For example, let's say that you're robbed in an alleyway adjacent to a nightclub. The club knew (or should have known) that robberies were common in that area but failed to take any steps to prevent them, such as hiring extra security guards or installing more lighting. In this case, it's possible that the club could be held liable for your injuries under negligent security laws.

    These laws apply not only to businesses but also to residential landlords. For instance, imagine that you live in an apartment building that has been plagued by break-ins for months. You repeatedly ask your landlord to install better locks on the doors and windows but they fail to do so. One night, someone breaks into your apartment and assaults you. In this case, your landlord could potentially be held liable for damages under negligent security laws.

    You Must Also Prove Foreseeability

    Once you establish that the owner was negligent, you also need to prove that the crime was foreseeable. Simply put, did the property owner know or should they have known about the dangerous condition that led to the injury? If so, the owner may be held liable.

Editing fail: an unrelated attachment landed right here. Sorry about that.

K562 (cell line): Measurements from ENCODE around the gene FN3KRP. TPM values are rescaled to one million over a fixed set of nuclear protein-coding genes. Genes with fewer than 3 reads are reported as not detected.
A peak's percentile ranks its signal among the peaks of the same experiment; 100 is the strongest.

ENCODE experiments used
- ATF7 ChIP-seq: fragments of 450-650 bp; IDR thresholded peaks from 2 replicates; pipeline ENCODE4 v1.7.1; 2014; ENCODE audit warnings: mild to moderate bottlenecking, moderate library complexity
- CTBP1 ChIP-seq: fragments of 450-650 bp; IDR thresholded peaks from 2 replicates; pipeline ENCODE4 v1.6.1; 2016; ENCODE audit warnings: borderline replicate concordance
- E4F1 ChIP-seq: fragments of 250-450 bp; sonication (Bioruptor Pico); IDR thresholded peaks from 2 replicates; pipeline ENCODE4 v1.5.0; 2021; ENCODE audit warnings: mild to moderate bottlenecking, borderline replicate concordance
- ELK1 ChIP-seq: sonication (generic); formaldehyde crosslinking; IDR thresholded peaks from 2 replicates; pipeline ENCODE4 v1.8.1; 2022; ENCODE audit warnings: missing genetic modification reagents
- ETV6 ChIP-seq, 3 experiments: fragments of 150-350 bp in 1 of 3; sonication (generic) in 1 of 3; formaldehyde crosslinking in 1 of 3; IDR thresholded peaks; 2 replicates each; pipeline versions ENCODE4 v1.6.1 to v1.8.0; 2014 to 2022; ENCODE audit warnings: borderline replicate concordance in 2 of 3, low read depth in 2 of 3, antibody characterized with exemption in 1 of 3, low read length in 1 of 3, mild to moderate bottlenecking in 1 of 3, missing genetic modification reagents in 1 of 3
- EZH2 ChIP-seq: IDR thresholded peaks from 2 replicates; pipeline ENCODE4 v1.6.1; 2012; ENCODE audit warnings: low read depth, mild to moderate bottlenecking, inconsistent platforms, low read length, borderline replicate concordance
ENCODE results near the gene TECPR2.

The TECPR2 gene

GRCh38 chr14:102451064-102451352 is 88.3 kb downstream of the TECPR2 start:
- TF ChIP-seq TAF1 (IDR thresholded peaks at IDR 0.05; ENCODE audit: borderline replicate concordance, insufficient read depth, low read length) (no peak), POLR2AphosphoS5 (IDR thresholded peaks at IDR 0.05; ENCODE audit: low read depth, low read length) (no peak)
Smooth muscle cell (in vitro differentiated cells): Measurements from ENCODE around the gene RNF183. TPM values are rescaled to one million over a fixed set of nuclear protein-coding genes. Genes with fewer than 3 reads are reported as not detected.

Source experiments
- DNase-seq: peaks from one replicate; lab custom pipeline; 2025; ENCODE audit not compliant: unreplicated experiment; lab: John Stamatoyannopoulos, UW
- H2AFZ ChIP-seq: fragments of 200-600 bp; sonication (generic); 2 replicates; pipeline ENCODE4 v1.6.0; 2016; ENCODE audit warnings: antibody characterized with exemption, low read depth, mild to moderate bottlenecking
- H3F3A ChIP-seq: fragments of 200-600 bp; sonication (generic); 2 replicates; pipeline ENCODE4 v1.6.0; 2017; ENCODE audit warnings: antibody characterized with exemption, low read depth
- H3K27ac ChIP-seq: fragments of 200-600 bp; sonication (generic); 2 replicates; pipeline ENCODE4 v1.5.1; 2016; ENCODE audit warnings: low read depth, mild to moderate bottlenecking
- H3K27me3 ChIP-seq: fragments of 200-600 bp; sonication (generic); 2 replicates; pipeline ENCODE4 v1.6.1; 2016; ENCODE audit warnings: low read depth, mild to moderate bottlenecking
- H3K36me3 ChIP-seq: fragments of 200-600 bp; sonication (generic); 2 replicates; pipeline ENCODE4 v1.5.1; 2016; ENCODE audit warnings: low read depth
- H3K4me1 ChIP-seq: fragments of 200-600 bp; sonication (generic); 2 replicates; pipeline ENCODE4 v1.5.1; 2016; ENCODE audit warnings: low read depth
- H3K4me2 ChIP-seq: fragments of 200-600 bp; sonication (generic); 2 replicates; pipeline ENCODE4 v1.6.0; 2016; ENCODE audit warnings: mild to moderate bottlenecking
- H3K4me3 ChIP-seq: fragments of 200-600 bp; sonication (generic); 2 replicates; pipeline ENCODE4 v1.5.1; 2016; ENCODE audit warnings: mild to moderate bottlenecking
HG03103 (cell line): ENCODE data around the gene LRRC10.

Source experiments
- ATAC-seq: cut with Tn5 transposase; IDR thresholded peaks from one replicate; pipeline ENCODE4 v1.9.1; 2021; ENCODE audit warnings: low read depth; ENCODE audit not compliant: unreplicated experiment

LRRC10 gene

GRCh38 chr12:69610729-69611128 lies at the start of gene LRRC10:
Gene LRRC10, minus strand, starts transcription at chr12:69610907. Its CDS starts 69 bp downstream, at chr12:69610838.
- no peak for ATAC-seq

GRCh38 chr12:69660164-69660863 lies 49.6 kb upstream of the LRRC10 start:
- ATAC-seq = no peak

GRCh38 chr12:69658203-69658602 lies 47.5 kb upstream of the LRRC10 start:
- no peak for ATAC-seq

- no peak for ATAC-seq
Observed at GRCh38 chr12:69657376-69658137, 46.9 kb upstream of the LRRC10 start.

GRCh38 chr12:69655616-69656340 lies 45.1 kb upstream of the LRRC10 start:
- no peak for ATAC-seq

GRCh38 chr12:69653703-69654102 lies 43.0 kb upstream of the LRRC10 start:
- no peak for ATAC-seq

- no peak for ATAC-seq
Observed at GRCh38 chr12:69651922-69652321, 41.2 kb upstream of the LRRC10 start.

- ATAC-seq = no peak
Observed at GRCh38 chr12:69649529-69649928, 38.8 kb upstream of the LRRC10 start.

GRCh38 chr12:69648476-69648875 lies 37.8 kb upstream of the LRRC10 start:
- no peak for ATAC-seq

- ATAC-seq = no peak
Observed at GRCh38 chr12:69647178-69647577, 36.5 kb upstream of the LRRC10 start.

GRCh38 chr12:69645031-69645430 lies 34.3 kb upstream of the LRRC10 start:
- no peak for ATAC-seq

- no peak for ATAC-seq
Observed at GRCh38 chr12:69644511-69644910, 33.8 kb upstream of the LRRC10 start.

Foreseeability is often proven through prior similar incidents on the property. For example, if there have been multiple robberies at a store, the owners should be aware that their security measures are not adequate and take steps to fix the problem. Or if there have been multiple attacks in a park after dark, the city may be on notice that lighting is needed in that area.

    Similarly, some establishments are more likely to have certain crimes occur and therefore foreseeability is easier to prove. For example, stores that are open late at night should have more security measures to protect customers, such as video cameras and sufficient lighting. Night clubs are known to have incidents of fights, robberies, and sexual assaults, so there should be security inside and outside of the club to try to deter this. These kinds of crimes are foreseeable.